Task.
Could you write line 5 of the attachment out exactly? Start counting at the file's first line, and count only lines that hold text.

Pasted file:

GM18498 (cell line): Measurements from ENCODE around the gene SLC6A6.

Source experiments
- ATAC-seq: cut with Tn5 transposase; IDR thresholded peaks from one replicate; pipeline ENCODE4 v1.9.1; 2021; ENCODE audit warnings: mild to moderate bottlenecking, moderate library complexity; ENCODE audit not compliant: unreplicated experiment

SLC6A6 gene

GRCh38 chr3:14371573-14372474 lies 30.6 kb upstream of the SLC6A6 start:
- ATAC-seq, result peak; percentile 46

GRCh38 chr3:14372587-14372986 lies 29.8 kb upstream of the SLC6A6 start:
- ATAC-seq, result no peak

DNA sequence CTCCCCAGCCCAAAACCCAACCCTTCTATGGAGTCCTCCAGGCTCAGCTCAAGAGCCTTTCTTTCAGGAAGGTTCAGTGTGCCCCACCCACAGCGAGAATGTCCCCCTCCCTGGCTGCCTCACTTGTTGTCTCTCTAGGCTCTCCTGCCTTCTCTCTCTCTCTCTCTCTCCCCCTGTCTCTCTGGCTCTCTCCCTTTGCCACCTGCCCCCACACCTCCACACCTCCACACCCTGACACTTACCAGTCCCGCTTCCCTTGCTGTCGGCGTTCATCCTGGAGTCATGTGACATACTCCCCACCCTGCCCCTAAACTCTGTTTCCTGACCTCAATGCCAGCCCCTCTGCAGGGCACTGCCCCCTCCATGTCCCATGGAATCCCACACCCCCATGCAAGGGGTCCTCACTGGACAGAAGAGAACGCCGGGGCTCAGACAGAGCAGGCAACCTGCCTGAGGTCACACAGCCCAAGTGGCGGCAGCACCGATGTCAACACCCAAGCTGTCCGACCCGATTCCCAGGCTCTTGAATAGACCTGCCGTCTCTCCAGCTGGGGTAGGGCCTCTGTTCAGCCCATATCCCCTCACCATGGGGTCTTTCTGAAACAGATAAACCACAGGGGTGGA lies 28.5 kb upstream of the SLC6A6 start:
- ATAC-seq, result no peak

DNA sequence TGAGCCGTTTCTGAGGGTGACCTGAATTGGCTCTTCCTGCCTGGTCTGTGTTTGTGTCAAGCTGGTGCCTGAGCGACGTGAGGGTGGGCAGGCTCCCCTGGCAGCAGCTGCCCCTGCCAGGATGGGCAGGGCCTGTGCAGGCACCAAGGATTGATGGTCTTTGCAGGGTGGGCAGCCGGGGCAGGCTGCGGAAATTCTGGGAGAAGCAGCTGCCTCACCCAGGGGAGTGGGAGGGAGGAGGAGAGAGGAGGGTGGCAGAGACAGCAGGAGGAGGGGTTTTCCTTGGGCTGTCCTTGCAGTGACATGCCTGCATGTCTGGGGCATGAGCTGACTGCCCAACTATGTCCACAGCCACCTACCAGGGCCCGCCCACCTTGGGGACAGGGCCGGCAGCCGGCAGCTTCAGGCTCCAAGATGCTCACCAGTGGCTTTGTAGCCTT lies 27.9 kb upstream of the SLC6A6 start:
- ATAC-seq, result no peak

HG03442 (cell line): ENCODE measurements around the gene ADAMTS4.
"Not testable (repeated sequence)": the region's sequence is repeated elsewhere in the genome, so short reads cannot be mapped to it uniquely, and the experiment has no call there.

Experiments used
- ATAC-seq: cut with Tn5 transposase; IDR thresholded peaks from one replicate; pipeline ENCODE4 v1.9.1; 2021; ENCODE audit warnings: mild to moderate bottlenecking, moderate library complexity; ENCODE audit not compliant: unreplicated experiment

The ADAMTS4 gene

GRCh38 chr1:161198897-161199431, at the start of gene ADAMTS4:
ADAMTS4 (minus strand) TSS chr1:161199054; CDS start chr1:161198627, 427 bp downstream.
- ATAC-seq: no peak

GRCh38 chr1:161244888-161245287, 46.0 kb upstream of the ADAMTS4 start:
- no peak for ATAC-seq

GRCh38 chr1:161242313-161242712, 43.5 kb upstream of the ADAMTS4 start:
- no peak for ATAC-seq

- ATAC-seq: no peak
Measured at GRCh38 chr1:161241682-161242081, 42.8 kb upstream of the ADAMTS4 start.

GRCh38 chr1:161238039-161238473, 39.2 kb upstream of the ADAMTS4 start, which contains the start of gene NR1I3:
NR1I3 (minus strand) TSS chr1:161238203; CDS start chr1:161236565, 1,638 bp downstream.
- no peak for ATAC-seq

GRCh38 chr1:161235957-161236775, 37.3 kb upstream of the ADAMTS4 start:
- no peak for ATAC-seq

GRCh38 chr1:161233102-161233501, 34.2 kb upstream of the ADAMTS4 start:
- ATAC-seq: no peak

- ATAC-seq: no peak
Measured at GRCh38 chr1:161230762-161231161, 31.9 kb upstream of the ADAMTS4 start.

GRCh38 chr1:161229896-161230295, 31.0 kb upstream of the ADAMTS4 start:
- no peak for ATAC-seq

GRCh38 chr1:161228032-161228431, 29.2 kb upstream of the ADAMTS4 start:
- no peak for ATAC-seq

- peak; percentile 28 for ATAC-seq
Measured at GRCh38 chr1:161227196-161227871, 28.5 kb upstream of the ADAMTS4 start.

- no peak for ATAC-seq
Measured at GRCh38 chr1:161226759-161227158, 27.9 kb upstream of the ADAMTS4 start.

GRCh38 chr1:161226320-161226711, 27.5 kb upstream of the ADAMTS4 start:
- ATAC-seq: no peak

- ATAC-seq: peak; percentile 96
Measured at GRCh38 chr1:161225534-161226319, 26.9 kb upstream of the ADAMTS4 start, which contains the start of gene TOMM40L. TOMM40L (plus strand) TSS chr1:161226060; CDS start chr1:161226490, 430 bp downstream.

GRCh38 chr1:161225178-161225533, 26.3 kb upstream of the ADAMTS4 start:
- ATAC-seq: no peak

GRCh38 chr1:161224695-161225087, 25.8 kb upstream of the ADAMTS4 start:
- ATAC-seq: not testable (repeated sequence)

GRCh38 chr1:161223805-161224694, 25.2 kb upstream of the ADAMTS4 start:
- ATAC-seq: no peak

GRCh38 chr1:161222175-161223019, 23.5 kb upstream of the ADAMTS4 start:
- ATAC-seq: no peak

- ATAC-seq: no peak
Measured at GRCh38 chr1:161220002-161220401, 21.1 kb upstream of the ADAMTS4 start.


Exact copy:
GRCh38 chr3:14371573-14372474 lies 30.6 kb upstream of the SLC6A6 start: